SUV owners overlook the needs of others on the road
They are the vehicular equivalent of yakking incessantly at the movies, wearing a tank top to a restaurant or carrying 20 items up to the express cashier in the supermarket. They are big SUVís, and what they are in most cases is a case of bad manners.
Most of the objections to these behemoths of the macadam you hear focus on their voracious appetite for fuel. Parvenu Arianna Huffington doubled her talk-show appearances with a public relations effort equating healthy gasoline purchases to writing a check directly to Osama Bin Laden.
This is not really a fair charge Ė though the big American flag decal on a Yukon XL can seem a bit much Ė unless one is prepared to condemn all the ways in which we devour petroleum products. We Americans love our fossil fuels Ė and have the planes, boats, furnaces, and John Deere lawn tractors to prove it.
And as Walter Brooke said to Dustin Hoffman in "The Graduate," letís remember "plastics." Those come from oil, too. I donít know about you, but theyíd have to pry the Saran Wrap from my cold, dead fingers.
No, the real "menace" of SUVís is how their presence on the road affects other drivers. Some of it is mere inconvenience and some of it is life-threatening, posing more than the requisite dangers anytime a metal conveyance is traveling at speed. And all of it dispenses with the thing we used to call common courtesy.
To begin with, big SUVís are . . .big. If you are behind one them, you canít see around them and other drivers canít see you. If you want to know fear, try trailing one on a motorcycle: sooner or later an oncoming car will take a left in front of you because, not knowing you were there, it waited for the SUV to pass and then turned to port. The same thing happens to cars.
And backing out of a space if one is parked next to say, a Ford Expedition, means you are backing blindly. One canít see oncoming traffic until one is in it. One of the reasons I got rid of my convertible was because, with the top up, the small rear window had very poor visibility in a back-up situation. SUVís cause the same nuisance to car drivers without the compensating al fresco benefits of a ragtop.
If youíre fastidious about your car, youíve probably noticed a few extra dings in your side panels. Parking spaces are usually car-sized and SUV doors are going to swing out beyond their allotted space.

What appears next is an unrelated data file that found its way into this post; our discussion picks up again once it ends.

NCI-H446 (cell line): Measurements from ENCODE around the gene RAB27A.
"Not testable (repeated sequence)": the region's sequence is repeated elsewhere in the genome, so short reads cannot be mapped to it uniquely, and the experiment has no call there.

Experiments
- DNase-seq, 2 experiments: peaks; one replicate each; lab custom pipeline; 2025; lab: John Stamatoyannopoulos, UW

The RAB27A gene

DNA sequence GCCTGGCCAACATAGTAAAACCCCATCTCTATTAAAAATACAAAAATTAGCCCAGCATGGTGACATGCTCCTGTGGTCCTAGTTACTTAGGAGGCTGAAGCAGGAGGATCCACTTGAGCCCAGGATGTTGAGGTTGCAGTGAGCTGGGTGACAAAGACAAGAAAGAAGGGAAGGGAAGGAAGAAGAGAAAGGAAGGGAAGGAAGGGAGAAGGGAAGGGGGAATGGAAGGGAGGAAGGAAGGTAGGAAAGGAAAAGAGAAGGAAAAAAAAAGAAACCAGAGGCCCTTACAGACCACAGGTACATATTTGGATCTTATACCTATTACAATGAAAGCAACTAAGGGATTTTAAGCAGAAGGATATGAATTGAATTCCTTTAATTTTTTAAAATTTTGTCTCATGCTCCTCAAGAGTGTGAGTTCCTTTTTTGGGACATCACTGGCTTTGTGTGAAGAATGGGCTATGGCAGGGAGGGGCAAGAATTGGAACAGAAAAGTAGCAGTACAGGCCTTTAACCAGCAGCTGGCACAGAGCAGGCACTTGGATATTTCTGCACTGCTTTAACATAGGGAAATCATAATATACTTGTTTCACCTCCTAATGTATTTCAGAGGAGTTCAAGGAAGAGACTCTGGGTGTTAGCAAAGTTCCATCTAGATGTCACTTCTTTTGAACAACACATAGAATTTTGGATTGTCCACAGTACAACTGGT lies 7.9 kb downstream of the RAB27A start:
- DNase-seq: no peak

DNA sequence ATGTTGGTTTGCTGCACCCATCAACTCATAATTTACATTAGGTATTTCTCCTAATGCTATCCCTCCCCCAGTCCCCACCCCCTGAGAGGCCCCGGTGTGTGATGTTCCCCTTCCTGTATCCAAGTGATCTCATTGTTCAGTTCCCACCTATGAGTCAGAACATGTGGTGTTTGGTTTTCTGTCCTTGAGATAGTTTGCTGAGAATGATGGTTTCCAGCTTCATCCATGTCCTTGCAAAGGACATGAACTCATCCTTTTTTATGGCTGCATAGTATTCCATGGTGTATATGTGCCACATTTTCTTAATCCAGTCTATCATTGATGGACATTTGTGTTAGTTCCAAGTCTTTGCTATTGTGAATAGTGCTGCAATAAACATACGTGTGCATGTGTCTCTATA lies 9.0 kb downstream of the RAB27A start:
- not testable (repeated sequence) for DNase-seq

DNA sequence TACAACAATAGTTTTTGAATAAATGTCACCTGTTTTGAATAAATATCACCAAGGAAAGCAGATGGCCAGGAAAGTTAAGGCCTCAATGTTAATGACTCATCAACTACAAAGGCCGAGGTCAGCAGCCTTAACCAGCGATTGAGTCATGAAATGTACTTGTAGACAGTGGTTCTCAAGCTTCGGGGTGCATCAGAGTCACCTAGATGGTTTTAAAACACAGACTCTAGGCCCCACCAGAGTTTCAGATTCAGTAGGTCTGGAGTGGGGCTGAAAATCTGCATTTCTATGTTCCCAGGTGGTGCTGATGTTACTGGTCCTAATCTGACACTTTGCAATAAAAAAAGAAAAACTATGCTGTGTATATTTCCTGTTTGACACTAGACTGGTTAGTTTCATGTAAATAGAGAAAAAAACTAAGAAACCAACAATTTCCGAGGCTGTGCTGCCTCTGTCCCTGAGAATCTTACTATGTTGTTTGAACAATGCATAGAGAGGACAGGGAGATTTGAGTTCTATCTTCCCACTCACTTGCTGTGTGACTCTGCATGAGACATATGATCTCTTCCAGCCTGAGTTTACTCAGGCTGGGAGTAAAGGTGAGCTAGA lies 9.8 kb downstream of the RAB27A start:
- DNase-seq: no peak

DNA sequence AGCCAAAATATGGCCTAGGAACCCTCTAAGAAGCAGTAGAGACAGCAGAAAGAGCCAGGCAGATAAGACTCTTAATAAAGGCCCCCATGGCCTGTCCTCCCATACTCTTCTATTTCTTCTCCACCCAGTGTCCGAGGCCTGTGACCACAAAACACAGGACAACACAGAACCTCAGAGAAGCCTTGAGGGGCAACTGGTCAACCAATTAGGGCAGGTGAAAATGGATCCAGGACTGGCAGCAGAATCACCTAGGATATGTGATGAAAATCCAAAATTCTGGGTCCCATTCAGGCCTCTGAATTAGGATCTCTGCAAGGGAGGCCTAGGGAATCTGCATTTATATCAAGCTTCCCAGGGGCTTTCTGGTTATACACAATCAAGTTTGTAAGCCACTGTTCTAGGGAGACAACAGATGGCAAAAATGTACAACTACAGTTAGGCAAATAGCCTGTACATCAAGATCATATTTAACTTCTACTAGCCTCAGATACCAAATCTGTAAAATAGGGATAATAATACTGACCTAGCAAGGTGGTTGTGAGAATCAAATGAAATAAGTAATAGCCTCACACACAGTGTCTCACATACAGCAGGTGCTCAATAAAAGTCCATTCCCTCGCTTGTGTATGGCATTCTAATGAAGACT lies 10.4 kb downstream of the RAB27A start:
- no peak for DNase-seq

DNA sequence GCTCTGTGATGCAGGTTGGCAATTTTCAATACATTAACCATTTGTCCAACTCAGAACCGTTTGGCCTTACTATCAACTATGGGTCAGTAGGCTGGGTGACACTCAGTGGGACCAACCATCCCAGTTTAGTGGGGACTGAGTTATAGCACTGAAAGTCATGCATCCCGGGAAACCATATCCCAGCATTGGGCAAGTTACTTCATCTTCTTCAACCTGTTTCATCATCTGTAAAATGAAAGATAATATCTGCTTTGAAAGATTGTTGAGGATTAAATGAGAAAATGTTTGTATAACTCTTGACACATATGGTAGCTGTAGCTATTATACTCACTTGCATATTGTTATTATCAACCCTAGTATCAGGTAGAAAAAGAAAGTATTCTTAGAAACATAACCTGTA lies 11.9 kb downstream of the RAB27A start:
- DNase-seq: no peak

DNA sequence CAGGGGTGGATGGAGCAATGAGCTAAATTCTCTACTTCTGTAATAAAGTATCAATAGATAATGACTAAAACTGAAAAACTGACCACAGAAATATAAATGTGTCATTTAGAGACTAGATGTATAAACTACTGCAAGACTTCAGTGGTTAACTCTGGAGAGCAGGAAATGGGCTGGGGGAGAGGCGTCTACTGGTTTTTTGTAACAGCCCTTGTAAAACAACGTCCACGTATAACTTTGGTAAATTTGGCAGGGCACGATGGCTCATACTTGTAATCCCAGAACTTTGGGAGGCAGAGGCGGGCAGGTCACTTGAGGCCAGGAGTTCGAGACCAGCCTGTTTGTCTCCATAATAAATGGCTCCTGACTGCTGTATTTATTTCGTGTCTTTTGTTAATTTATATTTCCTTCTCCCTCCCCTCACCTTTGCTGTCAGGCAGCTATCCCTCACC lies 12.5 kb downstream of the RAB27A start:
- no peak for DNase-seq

More significantly, SUVís kill people. In the highly-praised and much-maligned book, "The High and Mighty," author Keith Bradsher states that every year 2000 people die in automobile accidents who would not otherwise have perished if an SUV had not been involved in the crash. Half of these people are occupants of the SUVís.
The methodology of Bradsherís numbers is open to some debate, but few dispute that high-riding SUVís are significantly more lethal in collisions with cars. Much of this is due to their height Ė in a side-impact their bumpers aim for the head instead of the door panel. And the oft-seen and ludicrous steel grille guards compound the situation.
SUVís also have greater stopping distances than cars Ė this is just physics, they are bigger and heavier. All drivers have been in situations where theyíve managed to stop just a few feet of hitting something. If that something is a kid on a bike, those few feet can mean life or death.
The death rate for people in SUVís is also higher than for big car and minivan passengers and drivers. SUV drivers die in rollover accidents at a rate three times higher than in cars. Some of this has to do with a phenomenon called "tripping, " whereby the high bumpers catch on something like a guardrail designed for cars and then flip the vehicle over.
This is why it is so puzzling that so many SUV owners cite safety as a reason for owning them. While it is true that they are safer in certain types of head-on collisions, their death rate is actually higher overall than for larger cars and minivans.
The other rationales for owning them are also dubious. People say they need them for getting around in the snow, but they are just as popular in Florida as they are in Connecticut. Four-wheel drive is available on scores of cars and minivans. And you have to wonder how any of us survived the blizzards of our youth when we were being chauffeured around in Momís Country Squire. My mother had a 1962 Ford Falcon wagon and Iím still here to tell the tale.
SUV owners point to passenger and cargo capacity, but minivans offer the same capaciousness and are safer for occupants and other drivers. Let us accept that there are, for some owners, legitimate work-related reasons, just as there are for big pickup trucks. But not everyone carries a load of cinder blocks around.
No, people drive these things because they like their size and presence. Most everyone I know who has one says they enjoy the aspect of "sitting above everyone else." The thing is, if you are looking over people that means they canít see around you. Itís like saying, "my needs outweigh your needs."
Which is precisely the definition of bad manners.
March 15, 2003